Name: Pablo Härri Winery: Col d'Orcia and Ferrero, Montalcino Number of years in business: >25 How would you describe your winemaking philosophy? 1) Total respect of the local influence. The soil conditions and the microclimate of a certain growing area has to be transmitted to the bottle. I hate global wines. If in a wine you don't detect a link to the territory it comes from, it is an anonymous wine without any interest. 2) The humility to admit that winemakers can't improve the quality, just maintain. Especially on premium red wines the quality is made in the vineyard. If a grape is picked at 100 points, a good winemaker can make a 95-point wine, but never 110. What wines or winemakers helped influence your philosophy? See above. The ones that show deep and interesting characters of a variety combined with the territory. Good examples are Burgundy, Barolo and, obviously, Brunello di Montalcino. No names in general for winemakers, but I don't like the colleagues that give a personal impression to whatever wine they make, sort of standardizing them. How involved in grape-growing are you? Is there a particular vineyard that wows you? I obviously love to go out to the vineyards and check the condition of the grapes. It is mandatory during harvest time, because chemical analysis can give you a help, but the taste of the grapes can only be monitored by our palate. The quality of the fruit and of the tannins is really crucial for the wine quality later on, and there is no lab analysis that can substitute for our palate. A vineyard that definitely fascinates me is our Poggio al Vento, it has something mystical/ magical. How involved in grape-growing are you? Is there a particular vineyard site that wows you year after year? I obviously love to go out to the vineyards and check the condition of the grapes. It is mandatory during harvest time, because chemical analysis can give you a help, but the taste of the grapes can only be monitored by our palate. Especially the quality of the fruit and of the tannins is really crucial for the wine quality later on, and there is no lab analysis that can substitute our palate. A vineyard that definitely fascinates me is our Poggio al Vento, it has something mystical/ magical. How do you think your palate has evolved over the years? I don't know if it is my personal story or if it is the general evolution, but I would definitely say that over the years I learned to appreciate the finesse and the elegance of the wines. Years ago I was impressed by big, jammy, heavy wines. Today I'm looking more after a balance that marries power and elegance. What kinds of food do you like to pair your wines with? Difficult question for me, being a vegetarian! With our Tuscan wines that tend to have a slightly tannic/acidic balance I tend to suggest the historical Bisteca Fiorentina, but I know it from what I'm told, it's not a personal experience! Personally I'm quite happy with good cheese or with Porcini mushrooms for example. What changes are planned for coming vintages? Any new (top secret) varietals, blends or propriety wines on the horizon? It definitely is not the moment to make great changes, but rather to consolidate. The only minor adjustment that we plan is to include a small percentage of Petit Verdot in our Nearco blend (that now is Merlot, Cabernet and Syrah). For the traditional Brunello di Montalcino, future vintages will profit from the newer vineyards that have been planted with our clonal selections, with very promising first results. Is there a style of wine that you think appeals to critics that might not represent your favorite style? How do you deal with it? As above. Often critics, instead of making qualitative tastings, make quantitative tastings: more color more points, more tannins more points, more body more points, completely lacking to evaluate balance, finesse and elegance. In the end you have a 99-point wine that is close to being undrinkable, at least you need a glass of water after to osmotically balance your palate! What do you drink when you are not drinking your own wine? I appreciate good very dry bubbles, green Sauvignon Blanc and Vermentino, especially from Gallura. Do you collect wine? If so, what's in your cellar? Unfortunately yes, though I'm getting better ultimately. The result is to have a few 100 bottles of wine that for sure were very good many years ago... This is a dangerous disease: you touch and look at your jewels many times, but every time it is a pity to open it, so you leave it until it's over-aged... What do you see as some of the biggest challenges facing the wine industry today? Broad question, more about economics than winemaking! I think that we are definitely fortunate to produce a rare and appreciated wine like the Brunello di Montalcino. It is unique, can't be imitated, and has strong appeal. Wines that have to fight with market and marketing strategies are facing a difficult time.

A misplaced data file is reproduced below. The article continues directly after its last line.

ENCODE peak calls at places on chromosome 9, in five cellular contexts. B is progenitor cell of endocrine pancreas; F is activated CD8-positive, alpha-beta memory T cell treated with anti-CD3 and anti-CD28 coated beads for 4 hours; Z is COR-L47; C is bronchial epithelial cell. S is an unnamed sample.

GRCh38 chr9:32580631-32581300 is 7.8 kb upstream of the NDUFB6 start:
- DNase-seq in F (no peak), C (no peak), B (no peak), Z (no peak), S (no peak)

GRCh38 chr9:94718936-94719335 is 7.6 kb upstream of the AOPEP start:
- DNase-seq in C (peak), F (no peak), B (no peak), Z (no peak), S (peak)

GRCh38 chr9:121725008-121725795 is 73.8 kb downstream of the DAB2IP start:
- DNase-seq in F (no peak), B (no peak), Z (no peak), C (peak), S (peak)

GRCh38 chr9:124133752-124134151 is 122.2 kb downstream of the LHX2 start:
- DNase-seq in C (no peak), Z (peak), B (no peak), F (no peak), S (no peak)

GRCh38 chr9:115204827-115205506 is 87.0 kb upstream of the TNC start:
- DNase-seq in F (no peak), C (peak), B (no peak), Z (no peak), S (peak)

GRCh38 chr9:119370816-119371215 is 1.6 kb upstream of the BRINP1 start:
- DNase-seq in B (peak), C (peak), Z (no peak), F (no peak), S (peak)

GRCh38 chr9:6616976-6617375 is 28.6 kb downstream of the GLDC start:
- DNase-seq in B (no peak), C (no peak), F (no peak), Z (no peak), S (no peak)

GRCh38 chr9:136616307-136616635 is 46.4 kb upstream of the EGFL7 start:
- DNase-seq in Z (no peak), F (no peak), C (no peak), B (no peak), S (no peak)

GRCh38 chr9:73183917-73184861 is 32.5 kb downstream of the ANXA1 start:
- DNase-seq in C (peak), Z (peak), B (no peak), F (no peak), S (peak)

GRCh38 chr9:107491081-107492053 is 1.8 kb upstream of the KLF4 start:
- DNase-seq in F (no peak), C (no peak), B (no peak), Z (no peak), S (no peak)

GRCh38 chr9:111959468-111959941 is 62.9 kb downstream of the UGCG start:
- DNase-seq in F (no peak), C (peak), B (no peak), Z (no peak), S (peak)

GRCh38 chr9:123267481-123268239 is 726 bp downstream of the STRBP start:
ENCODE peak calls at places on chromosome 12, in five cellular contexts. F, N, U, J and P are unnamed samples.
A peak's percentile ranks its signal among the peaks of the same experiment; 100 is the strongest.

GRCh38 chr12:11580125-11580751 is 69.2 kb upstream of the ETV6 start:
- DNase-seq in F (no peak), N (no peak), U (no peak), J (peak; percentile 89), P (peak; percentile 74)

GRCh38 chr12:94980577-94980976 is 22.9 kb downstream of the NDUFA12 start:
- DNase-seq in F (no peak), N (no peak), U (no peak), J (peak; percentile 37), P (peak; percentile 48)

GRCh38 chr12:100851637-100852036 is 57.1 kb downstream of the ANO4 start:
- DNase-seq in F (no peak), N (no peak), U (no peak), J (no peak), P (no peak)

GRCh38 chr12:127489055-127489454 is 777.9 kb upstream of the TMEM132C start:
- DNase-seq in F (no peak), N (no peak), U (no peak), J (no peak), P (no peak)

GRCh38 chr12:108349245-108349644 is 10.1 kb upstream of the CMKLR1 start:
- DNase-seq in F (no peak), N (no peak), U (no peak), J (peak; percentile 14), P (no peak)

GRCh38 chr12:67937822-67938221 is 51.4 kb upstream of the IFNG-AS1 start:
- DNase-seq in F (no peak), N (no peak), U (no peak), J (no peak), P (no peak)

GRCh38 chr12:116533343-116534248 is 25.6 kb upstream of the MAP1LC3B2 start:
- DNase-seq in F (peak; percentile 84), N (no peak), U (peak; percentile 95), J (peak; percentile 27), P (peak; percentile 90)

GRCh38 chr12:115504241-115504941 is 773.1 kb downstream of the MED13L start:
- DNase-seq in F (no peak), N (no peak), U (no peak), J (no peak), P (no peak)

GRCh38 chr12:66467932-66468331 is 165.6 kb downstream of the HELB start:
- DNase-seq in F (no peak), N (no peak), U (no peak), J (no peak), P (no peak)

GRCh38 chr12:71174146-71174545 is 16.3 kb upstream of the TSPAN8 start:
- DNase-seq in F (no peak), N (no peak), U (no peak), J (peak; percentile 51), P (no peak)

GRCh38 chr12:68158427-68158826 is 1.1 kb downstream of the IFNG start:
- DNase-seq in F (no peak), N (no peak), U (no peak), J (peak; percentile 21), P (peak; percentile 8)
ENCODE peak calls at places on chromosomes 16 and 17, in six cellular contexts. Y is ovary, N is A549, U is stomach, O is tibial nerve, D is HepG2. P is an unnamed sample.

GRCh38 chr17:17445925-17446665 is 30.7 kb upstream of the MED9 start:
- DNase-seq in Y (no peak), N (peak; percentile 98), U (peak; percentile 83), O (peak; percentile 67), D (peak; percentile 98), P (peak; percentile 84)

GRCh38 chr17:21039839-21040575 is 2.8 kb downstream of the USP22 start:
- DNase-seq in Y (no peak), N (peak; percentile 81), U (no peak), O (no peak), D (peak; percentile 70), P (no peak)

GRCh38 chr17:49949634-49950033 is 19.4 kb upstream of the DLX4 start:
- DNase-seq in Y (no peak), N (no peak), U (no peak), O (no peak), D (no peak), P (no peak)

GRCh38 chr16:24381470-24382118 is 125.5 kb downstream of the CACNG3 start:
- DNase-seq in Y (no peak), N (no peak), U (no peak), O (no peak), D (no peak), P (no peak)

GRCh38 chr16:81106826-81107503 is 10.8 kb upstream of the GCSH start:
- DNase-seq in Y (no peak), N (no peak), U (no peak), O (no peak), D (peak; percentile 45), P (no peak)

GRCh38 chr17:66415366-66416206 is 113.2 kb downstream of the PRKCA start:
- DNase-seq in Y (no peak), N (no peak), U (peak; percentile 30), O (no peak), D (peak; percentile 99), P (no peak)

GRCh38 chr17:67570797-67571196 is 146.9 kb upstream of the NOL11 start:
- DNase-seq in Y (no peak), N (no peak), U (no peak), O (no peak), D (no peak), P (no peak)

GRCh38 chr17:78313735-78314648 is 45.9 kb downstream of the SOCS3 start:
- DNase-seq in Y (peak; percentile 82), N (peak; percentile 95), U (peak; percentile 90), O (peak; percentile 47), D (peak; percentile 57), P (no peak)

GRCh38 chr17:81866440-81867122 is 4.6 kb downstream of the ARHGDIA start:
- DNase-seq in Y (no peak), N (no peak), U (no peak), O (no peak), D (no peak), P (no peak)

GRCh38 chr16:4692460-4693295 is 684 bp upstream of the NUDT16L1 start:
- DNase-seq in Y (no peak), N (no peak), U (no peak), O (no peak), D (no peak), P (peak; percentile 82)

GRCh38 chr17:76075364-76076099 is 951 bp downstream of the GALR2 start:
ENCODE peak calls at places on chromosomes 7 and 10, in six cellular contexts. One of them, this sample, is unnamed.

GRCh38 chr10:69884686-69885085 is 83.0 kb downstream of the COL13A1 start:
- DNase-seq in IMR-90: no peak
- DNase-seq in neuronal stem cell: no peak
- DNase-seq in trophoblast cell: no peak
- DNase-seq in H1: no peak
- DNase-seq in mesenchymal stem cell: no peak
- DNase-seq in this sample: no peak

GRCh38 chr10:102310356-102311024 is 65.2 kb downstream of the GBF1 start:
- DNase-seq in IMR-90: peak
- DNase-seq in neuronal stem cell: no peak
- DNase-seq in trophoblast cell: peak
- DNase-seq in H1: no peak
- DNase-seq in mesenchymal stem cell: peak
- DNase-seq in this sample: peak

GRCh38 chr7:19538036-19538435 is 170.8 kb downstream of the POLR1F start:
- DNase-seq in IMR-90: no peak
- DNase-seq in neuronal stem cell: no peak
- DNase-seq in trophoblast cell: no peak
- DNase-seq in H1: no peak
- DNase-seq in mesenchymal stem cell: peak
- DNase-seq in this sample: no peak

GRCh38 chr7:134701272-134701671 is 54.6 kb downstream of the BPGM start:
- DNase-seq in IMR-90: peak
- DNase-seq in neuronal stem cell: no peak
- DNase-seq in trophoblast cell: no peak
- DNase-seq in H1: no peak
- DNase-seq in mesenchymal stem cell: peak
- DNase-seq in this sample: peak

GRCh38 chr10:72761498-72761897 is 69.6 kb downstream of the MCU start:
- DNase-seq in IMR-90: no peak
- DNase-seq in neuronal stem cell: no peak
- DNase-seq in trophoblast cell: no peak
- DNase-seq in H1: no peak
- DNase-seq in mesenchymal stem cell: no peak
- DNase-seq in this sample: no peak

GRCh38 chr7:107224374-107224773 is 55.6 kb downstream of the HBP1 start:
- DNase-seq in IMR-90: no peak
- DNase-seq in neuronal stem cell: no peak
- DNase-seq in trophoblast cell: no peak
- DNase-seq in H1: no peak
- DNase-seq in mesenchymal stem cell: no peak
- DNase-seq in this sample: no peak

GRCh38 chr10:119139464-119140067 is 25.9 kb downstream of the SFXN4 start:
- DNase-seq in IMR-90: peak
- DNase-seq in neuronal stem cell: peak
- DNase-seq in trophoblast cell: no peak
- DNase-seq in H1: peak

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Tuesday
Jul222008

The Inimitable Oliver McCrum

Oliver McCrum
Oliver McCrum

The first time I heard the name Oliver McCrum mentioned it was, oddly enough, not by someone associated with K&L or the wine industry in any way. My girlfriend Cecilia, who attended the 30th Anniversary Tent Tasting here in Redwood City last May, asked me about the polite, unpretentious, British man who poured some outstanding Italian wines and had taken the time to share his enthusiasm for them with her. “His name was Oliver McCrum,” she said to me. I shrugged. I am still quite new to the wine biz and was not familiar with him, nor had I ever heard his name around the store.

“I remember your girlfriend,” Oliver said to me last Friday when he came to pour his wines at our store. “She came back three or four times to re-taste.” Cecilia, whose interest in wine usually begins and ends with the drinking of it, was quite impressed with McCrum’s knowledge, presentation and overall demeanor. She seemed genuinely interested in more than just the fact that his wines tasted delicious; specifically where in Italy did they come from and how did he get them. Knowing how Cecilia can get easily bored by wine specs, this was an outstanding accomplishment. I knew I needed to ask my fellow employees more about this man. Mentioning Oliver McCrum’s name at the K&L front counter is enough to make eyes light up. I first asked Jeff Garneau if he knew who this mysterious person was. “Yes, of course. He imports Italian wines,” he replied. He was curious as to why I was asking, and I told him that apparently this guy had been here pouring wine at the big tasting. “Oliver was here?” he shot back seemingly surprised and simultaneously disappointed. “I can’t believe I missed him! There isn’t anybody I would rather taste with.” Others had the same obvious enthusiasm towards McCrum and his wines.